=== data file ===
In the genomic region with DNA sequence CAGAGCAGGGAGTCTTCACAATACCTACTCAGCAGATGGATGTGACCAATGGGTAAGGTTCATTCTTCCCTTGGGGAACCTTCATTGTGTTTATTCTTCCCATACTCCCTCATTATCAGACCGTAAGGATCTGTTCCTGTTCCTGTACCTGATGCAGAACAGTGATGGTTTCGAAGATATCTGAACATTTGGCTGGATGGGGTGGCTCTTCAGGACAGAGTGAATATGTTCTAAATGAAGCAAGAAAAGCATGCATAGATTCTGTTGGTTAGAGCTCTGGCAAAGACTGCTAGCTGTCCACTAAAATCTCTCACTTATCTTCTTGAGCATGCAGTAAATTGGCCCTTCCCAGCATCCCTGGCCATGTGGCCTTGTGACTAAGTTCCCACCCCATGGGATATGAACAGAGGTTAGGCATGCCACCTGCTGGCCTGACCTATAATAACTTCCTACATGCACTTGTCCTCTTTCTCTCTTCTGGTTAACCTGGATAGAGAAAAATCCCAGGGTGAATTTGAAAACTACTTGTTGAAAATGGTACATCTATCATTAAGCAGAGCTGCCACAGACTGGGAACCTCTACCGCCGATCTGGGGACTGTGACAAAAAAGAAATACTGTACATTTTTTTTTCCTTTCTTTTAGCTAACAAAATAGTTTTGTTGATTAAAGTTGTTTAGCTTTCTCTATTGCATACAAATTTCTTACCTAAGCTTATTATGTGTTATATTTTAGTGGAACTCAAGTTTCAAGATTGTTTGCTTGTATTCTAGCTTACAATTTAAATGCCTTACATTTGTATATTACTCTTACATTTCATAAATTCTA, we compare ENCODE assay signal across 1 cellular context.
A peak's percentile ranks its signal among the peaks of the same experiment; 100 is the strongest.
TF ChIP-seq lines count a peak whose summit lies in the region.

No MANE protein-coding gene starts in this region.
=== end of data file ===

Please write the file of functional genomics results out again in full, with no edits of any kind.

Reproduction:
In the genomic region with DNA sequence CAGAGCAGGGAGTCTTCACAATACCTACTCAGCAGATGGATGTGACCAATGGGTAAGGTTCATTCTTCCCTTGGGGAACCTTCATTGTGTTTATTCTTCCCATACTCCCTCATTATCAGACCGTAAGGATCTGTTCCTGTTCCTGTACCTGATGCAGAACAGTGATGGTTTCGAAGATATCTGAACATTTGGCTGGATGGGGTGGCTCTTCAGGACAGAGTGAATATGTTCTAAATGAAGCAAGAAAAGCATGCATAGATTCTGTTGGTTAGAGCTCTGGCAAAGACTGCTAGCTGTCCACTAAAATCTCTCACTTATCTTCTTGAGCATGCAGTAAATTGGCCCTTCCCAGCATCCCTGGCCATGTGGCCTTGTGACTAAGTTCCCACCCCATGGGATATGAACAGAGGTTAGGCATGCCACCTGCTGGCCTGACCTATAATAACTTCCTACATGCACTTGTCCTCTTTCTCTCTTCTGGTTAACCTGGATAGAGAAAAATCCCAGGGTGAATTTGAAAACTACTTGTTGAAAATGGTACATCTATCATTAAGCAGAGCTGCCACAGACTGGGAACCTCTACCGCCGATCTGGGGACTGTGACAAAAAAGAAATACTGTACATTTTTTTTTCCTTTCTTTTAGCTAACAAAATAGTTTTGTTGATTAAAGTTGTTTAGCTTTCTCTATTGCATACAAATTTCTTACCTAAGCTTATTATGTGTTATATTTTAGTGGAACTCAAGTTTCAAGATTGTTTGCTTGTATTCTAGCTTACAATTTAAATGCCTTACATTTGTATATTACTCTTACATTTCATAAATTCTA, we compare ENCODE assay signal across 1 cellular context.
A peak's percentile ranks its signal among the peaks of the same experiment; 100 is the strongest.
TF ChIP-seq lines count a peak whose summit lies in the region.

No MANE protein-coding gene starts in this region.